If one does look closely, one finds that Neuhaus is not advocating infusing public discourse either with more religion in a general sense or with the Judea-Christian tradition in a general sense. Rather, he seems interested in getting only a certain sort of Judea-­Christian tradition into the public discourse about morality. This becomes clear when we look at his treatment of the two major recent contenders for religious influence in American public life. The most recent, the Moral Majority, he credits several times with having touched a tripwire that has set off needed public discussion of certain moral-religious issues. He also emphasizes that he does not approve of the sort of religious discourse the Moral Majority has entered into the public debate. Truly public religion, he argues cogently, cannot be based on appeal to private authority. Public discourse must be based on arguments accessible to the public. Fundamentalists, he says, fail on this score. Presumably, they disqualify themselves from public discourse not simply because they appeal to the authority of Scrip­ture (which many Christians and Jews would want to do), but because they insist that their conclusions do not allow room for discussion.

Neuhaus indicts the politically lib­eral establishment of main-line Protes­tantism even more severely. They are eliminated in the search for a public philosophy because they too often fail Neuhaus’s requirement that one must believe that, on balance and consider­ing the alternatives, America is a force for good in the world. At this point, and in related remarks, it becomes clear that Neuhaus is further limiting his call for religion in public life to a call only for a religion in public life to a call only for religion that will yield a particular political stance. He wants a Republican public square.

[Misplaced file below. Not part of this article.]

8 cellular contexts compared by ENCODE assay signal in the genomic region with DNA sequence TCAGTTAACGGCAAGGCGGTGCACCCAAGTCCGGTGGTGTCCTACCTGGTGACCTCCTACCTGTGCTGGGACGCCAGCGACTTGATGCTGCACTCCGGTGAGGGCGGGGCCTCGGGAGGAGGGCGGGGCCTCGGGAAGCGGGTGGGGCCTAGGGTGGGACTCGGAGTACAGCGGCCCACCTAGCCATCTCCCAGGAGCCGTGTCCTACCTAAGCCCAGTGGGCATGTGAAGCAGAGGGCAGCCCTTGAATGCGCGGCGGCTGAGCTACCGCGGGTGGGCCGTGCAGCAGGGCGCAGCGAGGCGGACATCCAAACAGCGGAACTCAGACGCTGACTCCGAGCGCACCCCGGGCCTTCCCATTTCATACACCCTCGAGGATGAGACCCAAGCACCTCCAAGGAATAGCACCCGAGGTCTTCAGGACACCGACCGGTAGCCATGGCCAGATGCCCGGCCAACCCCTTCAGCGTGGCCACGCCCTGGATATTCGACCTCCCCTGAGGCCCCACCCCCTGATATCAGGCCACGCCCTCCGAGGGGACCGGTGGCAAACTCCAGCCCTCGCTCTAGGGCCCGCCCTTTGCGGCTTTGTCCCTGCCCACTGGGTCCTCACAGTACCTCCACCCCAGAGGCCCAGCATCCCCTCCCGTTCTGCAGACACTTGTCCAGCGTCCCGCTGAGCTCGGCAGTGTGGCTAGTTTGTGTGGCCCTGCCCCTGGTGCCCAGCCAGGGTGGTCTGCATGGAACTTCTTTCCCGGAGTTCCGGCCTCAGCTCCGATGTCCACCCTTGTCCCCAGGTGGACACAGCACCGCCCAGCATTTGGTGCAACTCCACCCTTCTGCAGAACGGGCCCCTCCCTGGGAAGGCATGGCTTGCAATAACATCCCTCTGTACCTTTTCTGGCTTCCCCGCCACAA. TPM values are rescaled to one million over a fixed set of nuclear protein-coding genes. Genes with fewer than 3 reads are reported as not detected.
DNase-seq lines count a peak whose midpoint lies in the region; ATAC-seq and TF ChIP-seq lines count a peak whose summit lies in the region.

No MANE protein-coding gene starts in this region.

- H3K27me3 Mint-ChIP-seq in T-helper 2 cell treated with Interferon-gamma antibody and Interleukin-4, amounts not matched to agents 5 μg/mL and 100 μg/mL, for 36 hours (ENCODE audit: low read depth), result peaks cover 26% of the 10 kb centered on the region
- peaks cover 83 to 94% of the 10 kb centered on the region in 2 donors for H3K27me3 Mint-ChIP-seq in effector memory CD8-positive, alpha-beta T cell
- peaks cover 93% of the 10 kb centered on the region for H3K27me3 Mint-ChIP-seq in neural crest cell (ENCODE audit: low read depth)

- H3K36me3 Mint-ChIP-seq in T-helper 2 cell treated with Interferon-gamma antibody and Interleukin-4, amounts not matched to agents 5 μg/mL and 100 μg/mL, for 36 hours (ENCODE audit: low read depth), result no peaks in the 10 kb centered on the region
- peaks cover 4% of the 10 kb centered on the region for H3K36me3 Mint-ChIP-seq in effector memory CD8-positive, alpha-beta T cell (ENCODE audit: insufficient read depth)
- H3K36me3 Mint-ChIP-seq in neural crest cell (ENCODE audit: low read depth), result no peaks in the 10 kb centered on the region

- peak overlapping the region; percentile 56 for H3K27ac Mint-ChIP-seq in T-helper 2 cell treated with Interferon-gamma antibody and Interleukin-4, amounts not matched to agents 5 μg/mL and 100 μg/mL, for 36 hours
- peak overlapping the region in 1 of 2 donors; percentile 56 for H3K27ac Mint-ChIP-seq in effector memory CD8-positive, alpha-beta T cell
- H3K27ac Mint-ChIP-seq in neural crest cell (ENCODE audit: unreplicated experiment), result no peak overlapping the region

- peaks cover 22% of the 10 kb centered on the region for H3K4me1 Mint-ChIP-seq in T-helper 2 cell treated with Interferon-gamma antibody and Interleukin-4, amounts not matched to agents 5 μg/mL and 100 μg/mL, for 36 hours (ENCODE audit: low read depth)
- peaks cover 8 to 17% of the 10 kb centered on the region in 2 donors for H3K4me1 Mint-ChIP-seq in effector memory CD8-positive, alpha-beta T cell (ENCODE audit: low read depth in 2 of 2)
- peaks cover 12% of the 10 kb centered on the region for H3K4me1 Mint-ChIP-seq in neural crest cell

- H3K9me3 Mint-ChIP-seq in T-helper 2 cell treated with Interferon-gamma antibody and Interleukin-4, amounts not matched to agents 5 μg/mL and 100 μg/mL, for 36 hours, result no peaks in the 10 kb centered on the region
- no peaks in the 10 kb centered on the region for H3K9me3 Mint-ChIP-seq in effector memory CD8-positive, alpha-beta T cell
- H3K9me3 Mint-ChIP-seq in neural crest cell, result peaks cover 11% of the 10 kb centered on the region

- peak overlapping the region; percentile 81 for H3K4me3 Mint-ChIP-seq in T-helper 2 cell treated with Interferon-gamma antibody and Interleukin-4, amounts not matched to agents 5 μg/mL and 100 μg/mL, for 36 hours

Having eliminated the whole reli­gious far right and also the Prot­estant left, we are left with a much narrower conception of religion in the public square. The only people re­maining are those who are moderate religiously, lean to the right political­ly, and are duly modest about their views, after the model of Reinhold Niebuhr. These are often fine people. But can this group of right-leaning centrists establish a religiously based consensus for American culture, law, and politics? Neuhaus points out that there are many Catholics, Lutherans,and evangelicals who might make up this group. But if we eliminate those politically on the left, the ideological right, and the religiously or politically indifferent, how many remain? Neu­haus’s proposals are too sophisticated to have wide public appeal. What he really seems to want is a religiously based moral leadership by an “elite” (as he puts it) who meet his criteria.

This is a quite different proposal from Neuhaus’s seemingly general call for an across-the-board religious input into public debate. What is puzzling to me is how the sophisticated Neu­hausian elite hope to control the reli­gious ideologues on the right and the left. More religion in public life might well destroy the already weakened con­sensus in American public philoso­phy.